“OCD is like having a bully stuck inside your head and nobody else can see it” – Krissy Mc Dermott.
Obsessive Compulsive Disorder (OCD) is a condition where the person experiences frequent, intrusive and unwelcome thoughts, images and impulses along with repetitive acts aimed at getting rid of them. “Obsessions are unwanted thoughts, images, or impulses that an individual experiences over and over again,” says Andrea Umbach, PsyD, a clinical psychologist who specializes in treating anxiety disorders at Southeast Psych in Charlotte, N.C.
Confronting obsessions is not an easy task for all. The immediate thoughts that would come up in most people’s mind are ‘ I should consult a psychiatrist or ‘ I must go to a Therapist near me’. “One of the most popular and effective forms of behavioral therapy for OCD is exposure and response prevention (ERP). ERP involves exposing you to the anxiety that is provoked by your obsessions and then preventing the use of rituals to reduce your anxiety,” says clinical psychologist Owen Kelly, PhD.
But have we ever thought how we can deal with the problem ourselves? Undoubtedly psychotherapies like CBT (Cognitive Behavior Therapy) yield solutions for any anxiety disorder, but knowing how to manage the problem ourselves ensures it. This article is about some of the simple strategies that we can do to help ourselves out of the Obsessions and Compulsions.
Examples of Obsession
There are different types of obsessions that affect people of all ages. According to Kate Gibson, PsyD, “Obsessions are thoughts that get stuck repeating in someone’s head that they try to get rid of. These thoughts are intrusive and persistent, and they cause distress.” These obsessions lead to compulsive habits and start interfering with the normal functioning of the individual. Some of them are :
- Hand washing – Whereby the individual has a continuous thought of touching dirt and washes hands to undo this feeling. This can become so severe and uncontrollable that he/she might stop touching things at all.
- Checking – Where the person keeps on checking his/her doors, cupboards, etc whether they are locked. He/she stays unreasonably preoccupied with the order of things and feels uncomfortable if things are removed from their places.
- Sorcerous thoughts and undoing rituals – This involves having thoughts of a loved one being harmed or some other unpleasant thought and follows neutralizing the thoughts with good ones.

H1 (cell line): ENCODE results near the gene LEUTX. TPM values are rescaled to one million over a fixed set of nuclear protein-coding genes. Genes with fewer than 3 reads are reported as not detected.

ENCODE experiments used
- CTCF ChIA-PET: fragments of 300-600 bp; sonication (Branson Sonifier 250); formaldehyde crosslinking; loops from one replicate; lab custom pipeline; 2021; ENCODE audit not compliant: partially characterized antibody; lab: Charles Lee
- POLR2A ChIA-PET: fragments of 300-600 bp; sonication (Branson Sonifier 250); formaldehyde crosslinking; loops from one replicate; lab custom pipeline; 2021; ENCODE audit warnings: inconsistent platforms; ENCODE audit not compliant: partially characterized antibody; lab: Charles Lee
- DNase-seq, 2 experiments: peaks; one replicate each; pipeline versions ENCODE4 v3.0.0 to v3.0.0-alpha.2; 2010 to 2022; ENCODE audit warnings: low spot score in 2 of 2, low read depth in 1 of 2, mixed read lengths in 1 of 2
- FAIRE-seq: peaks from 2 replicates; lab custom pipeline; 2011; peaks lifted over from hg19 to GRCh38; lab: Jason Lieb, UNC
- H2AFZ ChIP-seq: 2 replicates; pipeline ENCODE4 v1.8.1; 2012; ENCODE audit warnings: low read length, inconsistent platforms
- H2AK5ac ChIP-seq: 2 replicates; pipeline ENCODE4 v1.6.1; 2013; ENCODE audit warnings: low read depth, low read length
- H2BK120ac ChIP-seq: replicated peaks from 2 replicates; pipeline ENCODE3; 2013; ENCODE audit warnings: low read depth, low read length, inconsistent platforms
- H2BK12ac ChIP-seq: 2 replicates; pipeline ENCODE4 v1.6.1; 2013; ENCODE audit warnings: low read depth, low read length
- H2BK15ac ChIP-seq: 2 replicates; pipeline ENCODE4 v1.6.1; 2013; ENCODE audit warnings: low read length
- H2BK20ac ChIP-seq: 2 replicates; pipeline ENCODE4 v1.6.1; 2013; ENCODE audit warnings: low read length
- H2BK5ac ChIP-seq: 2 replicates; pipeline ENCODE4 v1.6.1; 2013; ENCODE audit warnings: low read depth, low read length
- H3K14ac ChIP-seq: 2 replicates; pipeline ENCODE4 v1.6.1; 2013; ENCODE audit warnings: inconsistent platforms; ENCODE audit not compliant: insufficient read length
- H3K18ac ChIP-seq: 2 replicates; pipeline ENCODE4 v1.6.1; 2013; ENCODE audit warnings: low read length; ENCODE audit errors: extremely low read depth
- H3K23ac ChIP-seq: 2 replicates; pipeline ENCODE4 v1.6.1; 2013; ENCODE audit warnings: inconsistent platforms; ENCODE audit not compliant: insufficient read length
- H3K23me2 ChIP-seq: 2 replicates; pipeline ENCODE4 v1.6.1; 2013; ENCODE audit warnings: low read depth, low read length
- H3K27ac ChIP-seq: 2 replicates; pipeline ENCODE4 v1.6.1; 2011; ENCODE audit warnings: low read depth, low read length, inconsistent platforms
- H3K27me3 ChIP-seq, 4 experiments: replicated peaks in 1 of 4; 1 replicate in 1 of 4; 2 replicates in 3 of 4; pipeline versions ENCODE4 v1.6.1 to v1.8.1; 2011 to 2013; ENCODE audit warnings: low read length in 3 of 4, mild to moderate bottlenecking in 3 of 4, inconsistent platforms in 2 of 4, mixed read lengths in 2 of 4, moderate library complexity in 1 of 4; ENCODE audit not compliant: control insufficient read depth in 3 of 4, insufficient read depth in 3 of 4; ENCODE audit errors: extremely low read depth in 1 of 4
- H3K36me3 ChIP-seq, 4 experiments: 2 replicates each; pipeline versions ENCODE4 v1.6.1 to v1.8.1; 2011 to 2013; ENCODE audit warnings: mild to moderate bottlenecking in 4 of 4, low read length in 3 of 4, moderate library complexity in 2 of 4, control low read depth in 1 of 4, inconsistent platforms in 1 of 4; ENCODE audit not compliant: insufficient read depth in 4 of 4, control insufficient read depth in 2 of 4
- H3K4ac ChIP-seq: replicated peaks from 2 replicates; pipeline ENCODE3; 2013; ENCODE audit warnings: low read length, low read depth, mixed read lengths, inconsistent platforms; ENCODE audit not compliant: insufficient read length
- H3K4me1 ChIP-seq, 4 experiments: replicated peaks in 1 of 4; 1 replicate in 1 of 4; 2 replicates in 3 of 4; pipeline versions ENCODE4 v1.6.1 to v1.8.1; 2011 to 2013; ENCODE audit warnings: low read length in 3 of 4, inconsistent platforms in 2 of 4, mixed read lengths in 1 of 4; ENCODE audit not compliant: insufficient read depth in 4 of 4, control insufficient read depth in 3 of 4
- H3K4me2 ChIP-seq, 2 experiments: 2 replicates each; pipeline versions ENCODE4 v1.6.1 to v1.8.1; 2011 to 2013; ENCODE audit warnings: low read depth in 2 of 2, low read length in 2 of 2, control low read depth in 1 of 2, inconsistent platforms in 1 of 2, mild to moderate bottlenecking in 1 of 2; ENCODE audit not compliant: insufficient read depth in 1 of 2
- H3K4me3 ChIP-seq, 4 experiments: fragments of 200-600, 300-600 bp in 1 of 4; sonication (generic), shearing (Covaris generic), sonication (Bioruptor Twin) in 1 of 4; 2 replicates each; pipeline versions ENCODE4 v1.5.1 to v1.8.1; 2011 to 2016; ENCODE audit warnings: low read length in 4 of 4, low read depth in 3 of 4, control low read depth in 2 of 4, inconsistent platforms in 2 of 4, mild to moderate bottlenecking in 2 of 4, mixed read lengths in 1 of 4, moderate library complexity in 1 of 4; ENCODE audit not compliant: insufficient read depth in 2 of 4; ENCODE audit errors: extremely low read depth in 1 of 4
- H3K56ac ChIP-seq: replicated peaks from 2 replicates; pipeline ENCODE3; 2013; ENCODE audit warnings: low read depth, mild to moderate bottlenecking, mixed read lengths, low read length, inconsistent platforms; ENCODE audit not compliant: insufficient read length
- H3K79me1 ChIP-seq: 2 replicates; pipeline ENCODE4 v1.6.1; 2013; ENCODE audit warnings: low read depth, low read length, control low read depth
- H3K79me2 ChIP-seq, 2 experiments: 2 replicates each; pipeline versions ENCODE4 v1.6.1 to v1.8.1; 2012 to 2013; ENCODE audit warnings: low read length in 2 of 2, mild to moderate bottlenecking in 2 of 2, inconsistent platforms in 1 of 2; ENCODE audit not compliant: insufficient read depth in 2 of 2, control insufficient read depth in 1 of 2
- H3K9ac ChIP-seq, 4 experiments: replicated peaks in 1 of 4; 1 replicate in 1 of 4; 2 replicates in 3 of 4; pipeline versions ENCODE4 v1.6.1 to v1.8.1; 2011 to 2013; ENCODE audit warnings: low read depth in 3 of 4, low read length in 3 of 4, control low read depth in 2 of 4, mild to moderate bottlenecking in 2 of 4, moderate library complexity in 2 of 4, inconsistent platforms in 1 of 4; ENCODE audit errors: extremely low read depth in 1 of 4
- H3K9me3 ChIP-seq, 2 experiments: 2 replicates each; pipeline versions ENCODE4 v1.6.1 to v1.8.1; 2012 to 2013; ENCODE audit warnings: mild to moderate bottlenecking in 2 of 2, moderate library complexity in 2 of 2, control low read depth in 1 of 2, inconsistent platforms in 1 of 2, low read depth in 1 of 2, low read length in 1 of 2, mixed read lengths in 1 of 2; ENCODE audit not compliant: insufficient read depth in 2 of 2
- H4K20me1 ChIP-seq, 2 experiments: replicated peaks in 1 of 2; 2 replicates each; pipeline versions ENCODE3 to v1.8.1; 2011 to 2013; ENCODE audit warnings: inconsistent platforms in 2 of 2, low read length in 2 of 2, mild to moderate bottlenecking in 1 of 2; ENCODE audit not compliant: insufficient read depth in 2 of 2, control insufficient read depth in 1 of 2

- Recurrent thoughts of self-harm – This involves a person having violent and harmful thoughts of harming himself or others and results in following a variety of complex avoidance and reassurance rituals.
The 5 best ways of managing OCD alone
- Notice your thoughts – begin with taking a note of the situations where the symptoms occur (images or impulses that come in your mind) and understand it. Having a track of thoughts helps to gain control over them.
- Pay attention to your actions – Obsessive thoughts can be controlled till they manifest themselves through actions. Be vigilant to your actions. The moment you feel you are doing something to neutralize the obsessions, check yourself before it is too late.
- Be Mindful – Obsessions get the mind so preoccupied that people become inattentive to the other things happening around. Be mindful about yourself and the environment – that itself does a lot in reducing the intrusive thoughts.
- Rate your problems – This technique is more often used in Cognitive Behavior Therapy, but it can be easily applied on self. The only thing to do is making a list of all the inappropriate thoughts that are running through the mind and rating them according to their severity. Once the numbers are before you, gaining insight becomes easy.
- Try to resist the compulsive acts – Choose one compulsion and try resisting it. For example, as soon as you wonder whether you have locked the door, try recalling instead of checking. Once you feel that you have gained success in stopping it, then go on one by one till the habits fade away.
Always keep in mind that obsessions and compulsions get stronger the more we give way to them. Mental health professionals believe that “the goal of any good treatment is to teach you to become your own therapist.”
So before you seek for professional guidance, it is worth giving the aforesaid self-management skills a try to fight OCD.